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Now, this may be time to swallow the bitterest pill of all so far. Time to accept what for some of us might be the hardest truth; that the Quran just might possibly be that guidance from the Creator, and that Mohammed is a Prophet. 

At least we should put our prejudice aside and try to openly examine the reasoned argu­ments put forth in favour of the Quran’s claim to be that guidance. After all, it does already have a few things in favour of this claim. Let’s go over them again. Firstly, what it teaches about the Creator matches what can be understood rationally by everyone every­where, i.e. that there is One Creator that is unlike the creation. There are lots of verses in the Quran that expound this idea. For example:

“Say: He is God, the One and Alone, God the one whom every­thing needs and who Himself needs nothing, He is not born, nor does He beget, and there is nothing that can be compared to Him.”   

[The Quran; Chapter 112 – The Purity, verses 1-4]

Some people question the use of ‘He’ in the Quran. Does this mean that the Creator is a man? The Creator, according to these verses, is not like anything. It’s just that in Arabic, the original language of the Quran, like many other languages, there is only male and female, no neuter. Even in English, saying ‘it’ doesn’t re­ally seem an appropriate way to talk about God. ‘He’ just happens to be the gender term that is used in the Quran, but it does not imply or necessitate that God is a man or male.

The second thing in Islam’s favour is that the scripture has been preserved in a remarkable manner. The history of this preservation is itself worthy of some study, but for brevity I’ll just relate some comments of various scholars on this matter, for example:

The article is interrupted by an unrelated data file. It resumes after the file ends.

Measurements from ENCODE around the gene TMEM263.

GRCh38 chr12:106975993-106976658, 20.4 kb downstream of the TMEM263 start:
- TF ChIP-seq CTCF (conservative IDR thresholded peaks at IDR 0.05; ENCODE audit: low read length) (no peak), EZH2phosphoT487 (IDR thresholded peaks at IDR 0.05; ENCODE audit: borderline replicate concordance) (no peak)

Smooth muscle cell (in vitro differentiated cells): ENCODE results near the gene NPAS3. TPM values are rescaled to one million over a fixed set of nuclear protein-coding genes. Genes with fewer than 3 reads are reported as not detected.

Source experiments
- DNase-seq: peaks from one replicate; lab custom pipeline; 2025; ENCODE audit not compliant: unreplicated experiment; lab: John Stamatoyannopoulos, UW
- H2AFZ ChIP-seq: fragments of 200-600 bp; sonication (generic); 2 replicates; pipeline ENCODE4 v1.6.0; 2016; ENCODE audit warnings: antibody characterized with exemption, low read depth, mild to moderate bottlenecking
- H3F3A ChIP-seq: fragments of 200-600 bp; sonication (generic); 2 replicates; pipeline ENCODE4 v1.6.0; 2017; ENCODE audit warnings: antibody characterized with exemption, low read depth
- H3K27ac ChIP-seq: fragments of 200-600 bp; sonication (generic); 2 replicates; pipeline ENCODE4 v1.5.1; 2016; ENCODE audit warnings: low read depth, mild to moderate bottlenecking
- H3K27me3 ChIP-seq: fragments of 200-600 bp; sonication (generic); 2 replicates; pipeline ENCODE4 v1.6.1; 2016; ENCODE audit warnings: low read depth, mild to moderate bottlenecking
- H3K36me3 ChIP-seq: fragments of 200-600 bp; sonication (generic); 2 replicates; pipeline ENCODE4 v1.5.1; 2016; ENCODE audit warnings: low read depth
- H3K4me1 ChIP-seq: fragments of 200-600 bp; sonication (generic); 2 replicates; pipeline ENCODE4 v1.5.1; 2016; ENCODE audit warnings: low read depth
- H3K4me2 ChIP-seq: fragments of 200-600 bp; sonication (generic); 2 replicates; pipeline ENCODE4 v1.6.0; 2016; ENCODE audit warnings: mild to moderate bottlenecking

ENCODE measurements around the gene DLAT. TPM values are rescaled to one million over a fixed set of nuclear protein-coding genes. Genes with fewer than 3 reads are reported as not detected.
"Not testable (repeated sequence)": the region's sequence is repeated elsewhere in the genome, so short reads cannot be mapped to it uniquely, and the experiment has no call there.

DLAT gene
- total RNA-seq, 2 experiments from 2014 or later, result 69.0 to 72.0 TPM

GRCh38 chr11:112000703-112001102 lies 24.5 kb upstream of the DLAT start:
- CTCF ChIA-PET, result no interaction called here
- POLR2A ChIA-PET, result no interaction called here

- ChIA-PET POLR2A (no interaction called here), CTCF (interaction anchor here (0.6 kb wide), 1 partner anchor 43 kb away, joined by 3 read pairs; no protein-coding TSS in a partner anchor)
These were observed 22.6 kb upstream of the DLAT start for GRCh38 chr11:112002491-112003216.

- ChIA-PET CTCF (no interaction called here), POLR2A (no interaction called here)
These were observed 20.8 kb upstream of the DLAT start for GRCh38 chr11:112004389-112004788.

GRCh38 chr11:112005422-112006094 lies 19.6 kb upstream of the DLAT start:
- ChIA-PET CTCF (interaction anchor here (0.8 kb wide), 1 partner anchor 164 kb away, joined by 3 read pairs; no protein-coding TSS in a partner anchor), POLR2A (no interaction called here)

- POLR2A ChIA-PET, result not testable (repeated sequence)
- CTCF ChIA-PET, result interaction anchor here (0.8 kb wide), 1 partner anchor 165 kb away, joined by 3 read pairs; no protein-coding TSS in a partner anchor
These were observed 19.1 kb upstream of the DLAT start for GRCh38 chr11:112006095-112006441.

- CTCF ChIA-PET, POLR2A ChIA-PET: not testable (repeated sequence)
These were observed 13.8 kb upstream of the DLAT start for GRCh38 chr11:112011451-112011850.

The orientalist Richard Burton writes that the Qur’an we have today is ‘the text which has come down to us in the form in which it was organized and approved by the Prophet….What we have today in our hands is the mushaf [text] of Muhammad.’ Kenneth Cragg describes the transmission of the Qur’an from the time of revelation to today as occurring in ‘an unbroken living sequence of devotion.’ Schwally writes in Geschichte des Qorans that ‘As far as the various pieces of revelation are concerned, we may be confident that their text has been generally transmitted exactly as it was found in the Prophet’s legacy.’They certainly seem convinced of the Quran’s authenticity.

The third reason we should sit up and take notice is because the message of Islam claims to be a universal one, that is, for every­body regardless of race or status, and indeed makes clear that the Creator does not look at a person’s colour, race, tribe, wealth or status, but rather at a person’s heart, goodness and deeds.

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